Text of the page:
Ein Takes Charge as Gauff Qualifies
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Cori Gauff (Lev Radin/Shutterstock.com)

American hope Cori “Coco” Gauff qualified for the main draw at the Washington Open, cruising past beat Hiroko Kuwata 6-1, 6-2 yesterday.

The 50th edition of one the most durable tournaments in the sport’s Open era enters a new phase led by local venture capitalist Mark Ein, who took over the event’s management after 49 years of leadership by the legendary Donald Dell.

Symbolic of the transition, the 15-year-old prodigy beat a Japanese veteran nearly twice her age. She ran Miss Kuwata — an agile and determined player — ragged, repeatedly wrong-footing her and dictating the pace throughout. Her graceful fluidity on the court, combined with rare groundstroke power and a huge serve — she hit aces in every game — make her a sure bet for a long and dominant career on the women’s tour.

Miss Gauff’s participation is restricted by Women’s Tennis Association (WTA) rules designed to protect young players, but it is nearly certain that following a great run at Wimbledon and a likely deep run in Washington, she will be offered a wild card to the U.S. Open.

Mark Ein, who also owns the Washington Kastles of the World Team Tennis league, grew up with the Open era and was a ball boy at this tournament; additional to owning the Kastles, he sits on the board of the Washington Tennis and Education Foundation, beneficiary of the tournament.

The tournament, one of the first of the Open era, was organized in 1969 as a way to call attention to the Foundation’s work and raise money for its programs. Management was given to Donald Dell, a leading player and USA Davis Cup team captain in the 1960s who was pioneering sports marketing. Among the pro athletes whom he represented were his friend and former teammate Arthur Ashe and basketball legend Michael Jordan.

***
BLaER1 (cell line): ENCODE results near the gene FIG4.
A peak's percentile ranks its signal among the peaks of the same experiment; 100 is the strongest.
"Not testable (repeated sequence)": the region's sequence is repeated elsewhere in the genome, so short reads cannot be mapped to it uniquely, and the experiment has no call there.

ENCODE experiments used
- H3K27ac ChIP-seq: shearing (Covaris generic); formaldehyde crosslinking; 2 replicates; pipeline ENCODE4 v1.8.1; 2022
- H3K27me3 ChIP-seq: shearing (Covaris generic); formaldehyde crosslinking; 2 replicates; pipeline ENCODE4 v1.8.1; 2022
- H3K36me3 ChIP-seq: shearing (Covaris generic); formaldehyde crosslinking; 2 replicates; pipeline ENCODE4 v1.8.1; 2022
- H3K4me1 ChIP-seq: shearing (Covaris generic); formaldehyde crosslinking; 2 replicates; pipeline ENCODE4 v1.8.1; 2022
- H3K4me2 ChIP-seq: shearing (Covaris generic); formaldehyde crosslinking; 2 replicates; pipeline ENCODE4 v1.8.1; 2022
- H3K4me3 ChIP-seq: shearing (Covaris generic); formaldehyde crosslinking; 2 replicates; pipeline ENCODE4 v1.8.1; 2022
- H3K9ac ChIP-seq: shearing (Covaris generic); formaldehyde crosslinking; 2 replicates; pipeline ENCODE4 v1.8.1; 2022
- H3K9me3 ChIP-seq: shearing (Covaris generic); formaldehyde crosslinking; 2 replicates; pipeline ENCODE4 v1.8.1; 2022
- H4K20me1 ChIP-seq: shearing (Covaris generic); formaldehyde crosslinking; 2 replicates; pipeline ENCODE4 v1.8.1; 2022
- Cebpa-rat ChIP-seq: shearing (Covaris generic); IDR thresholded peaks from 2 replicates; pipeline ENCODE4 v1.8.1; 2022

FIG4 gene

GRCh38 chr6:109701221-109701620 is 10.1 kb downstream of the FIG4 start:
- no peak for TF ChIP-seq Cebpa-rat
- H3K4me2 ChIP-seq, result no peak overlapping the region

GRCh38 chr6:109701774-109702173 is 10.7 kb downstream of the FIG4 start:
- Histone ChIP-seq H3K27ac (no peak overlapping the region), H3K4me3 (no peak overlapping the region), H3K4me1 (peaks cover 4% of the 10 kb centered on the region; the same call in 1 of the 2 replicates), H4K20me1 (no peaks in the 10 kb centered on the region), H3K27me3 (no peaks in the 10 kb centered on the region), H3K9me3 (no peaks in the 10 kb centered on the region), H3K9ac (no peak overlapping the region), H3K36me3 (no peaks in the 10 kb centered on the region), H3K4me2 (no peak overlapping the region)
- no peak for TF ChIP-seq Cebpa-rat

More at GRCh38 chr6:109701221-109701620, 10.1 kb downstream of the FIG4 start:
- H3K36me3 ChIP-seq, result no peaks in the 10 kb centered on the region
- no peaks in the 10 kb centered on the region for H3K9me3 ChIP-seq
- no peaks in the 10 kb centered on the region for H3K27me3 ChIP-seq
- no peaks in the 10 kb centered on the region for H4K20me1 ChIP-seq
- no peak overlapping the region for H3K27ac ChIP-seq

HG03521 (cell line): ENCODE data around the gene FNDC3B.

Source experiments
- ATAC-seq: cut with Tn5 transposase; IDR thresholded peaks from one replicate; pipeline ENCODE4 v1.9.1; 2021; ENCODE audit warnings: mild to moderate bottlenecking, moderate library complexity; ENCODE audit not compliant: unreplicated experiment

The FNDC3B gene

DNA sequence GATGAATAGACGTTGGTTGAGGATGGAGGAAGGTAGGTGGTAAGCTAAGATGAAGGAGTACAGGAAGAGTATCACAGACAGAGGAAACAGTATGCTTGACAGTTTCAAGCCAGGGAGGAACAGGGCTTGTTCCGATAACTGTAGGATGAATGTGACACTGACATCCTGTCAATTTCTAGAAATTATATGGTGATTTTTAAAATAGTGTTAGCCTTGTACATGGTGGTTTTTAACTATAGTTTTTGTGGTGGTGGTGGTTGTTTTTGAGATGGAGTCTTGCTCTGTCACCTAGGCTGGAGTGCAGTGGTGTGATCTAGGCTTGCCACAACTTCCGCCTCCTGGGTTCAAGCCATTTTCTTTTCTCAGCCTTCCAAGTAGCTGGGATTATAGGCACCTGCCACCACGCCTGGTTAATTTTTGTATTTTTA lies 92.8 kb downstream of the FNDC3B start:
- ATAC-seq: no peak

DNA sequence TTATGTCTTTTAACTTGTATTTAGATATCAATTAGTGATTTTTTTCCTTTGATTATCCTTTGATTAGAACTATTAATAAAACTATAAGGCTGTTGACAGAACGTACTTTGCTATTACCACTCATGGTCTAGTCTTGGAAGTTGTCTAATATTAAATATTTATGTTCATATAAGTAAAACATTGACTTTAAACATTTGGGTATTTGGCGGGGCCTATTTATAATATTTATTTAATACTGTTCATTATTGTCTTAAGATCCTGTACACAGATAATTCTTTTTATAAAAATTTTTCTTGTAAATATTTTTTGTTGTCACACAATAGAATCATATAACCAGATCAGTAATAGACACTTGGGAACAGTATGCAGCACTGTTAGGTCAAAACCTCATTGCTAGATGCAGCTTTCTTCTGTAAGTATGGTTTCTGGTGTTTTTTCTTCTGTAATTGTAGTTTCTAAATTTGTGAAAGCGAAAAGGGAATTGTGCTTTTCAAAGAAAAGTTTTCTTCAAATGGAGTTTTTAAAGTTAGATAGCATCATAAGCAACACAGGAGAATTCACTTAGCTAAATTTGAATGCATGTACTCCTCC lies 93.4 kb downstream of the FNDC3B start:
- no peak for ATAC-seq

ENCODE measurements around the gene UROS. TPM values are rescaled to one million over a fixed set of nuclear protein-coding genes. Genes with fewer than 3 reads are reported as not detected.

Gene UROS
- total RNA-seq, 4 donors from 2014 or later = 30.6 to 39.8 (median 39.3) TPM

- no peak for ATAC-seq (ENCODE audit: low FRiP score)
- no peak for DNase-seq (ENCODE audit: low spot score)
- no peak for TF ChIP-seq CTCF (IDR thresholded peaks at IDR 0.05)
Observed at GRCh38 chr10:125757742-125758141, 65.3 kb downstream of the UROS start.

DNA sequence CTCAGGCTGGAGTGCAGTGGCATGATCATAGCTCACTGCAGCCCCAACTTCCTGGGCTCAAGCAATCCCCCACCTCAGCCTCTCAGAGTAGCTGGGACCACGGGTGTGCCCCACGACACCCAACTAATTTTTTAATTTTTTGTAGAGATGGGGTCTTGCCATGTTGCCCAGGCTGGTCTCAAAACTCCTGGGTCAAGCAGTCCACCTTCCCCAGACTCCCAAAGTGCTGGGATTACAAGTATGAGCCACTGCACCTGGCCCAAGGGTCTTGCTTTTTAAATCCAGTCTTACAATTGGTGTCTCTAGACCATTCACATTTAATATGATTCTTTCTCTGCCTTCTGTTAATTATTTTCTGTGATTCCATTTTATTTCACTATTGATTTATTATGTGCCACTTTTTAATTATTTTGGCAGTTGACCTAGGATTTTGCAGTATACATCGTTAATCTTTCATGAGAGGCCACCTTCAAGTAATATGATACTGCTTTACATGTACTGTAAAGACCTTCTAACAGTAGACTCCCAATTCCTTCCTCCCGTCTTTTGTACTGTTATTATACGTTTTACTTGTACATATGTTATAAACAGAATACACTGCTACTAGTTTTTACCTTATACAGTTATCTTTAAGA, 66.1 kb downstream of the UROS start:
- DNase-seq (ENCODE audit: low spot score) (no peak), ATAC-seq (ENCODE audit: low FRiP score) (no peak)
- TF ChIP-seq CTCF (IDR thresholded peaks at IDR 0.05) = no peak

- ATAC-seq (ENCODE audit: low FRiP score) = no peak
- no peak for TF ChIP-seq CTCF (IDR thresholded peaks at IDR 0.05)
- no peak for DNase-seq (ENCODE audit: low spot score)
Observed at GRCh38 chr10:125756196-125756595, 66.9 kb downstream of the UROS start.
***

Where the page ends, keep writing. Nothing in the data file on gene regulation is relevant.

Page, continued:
American tennis has been lucrative in recent years, but in the context of a shrinking fan base with fewer top-of-the-line venues. The Citi Open remains an important stop on the North American summer circuit.

One response to this development in the sociology of the sport has been to make venues more attractive to fans. At such famous tournaments as Indian Wells and Miami, site of Masters 1000 level tournaments, not to mention Queens, site of the U.S. Open, improvements have included everything from retractable roofs to augmented restaurant opportunities, shops, and easier access and communication. In the compact space used by the Citi Open, the new management has squeezed in air-conditioned food courts additional to the outdoor stands. This should also improve life during the occasional storms that hit Washington in August, and will be welcomed by ticket holders to the evening sessions, which often run past midnight.

The sport’s popularity and the financial health of a tournament, however, ultimately depend on the quality of the action. The young Coco Gauff’s performance of Stadium Court yesterday gave reason to believe that women’s tennis, and particularly American women’s tennis, can thrive without the superstar Williams sisters. (Miss Gauff beat Venus Williams at Wimbledon, before losing in the round of 16 to Simona Halep, who went on to beat Serena Williams in the final.)

Miss Gauff’s agility, speed, assurance, consistency, and shot variety are nothing short of astonishing, even when on display against a comparatively modest competitor. On the men’s side, the final qualifying round saw a fantastically athletic Thai-Son Kwiatkowski, a standout player at Virginia who, as his name indicates, is from North Carolina. Whether he can, along with such promising young players as Reilly Opelka and Tommy Paul (both of whom are in the draw) and mid-20s hopes as Jack Sock, Tim Smyczek, and Donald Young (likewise), take U.S. men’s tennis where the likes of Ashe, Jimmy Connors, and Andy Roddick once dominated, remains to be seen.

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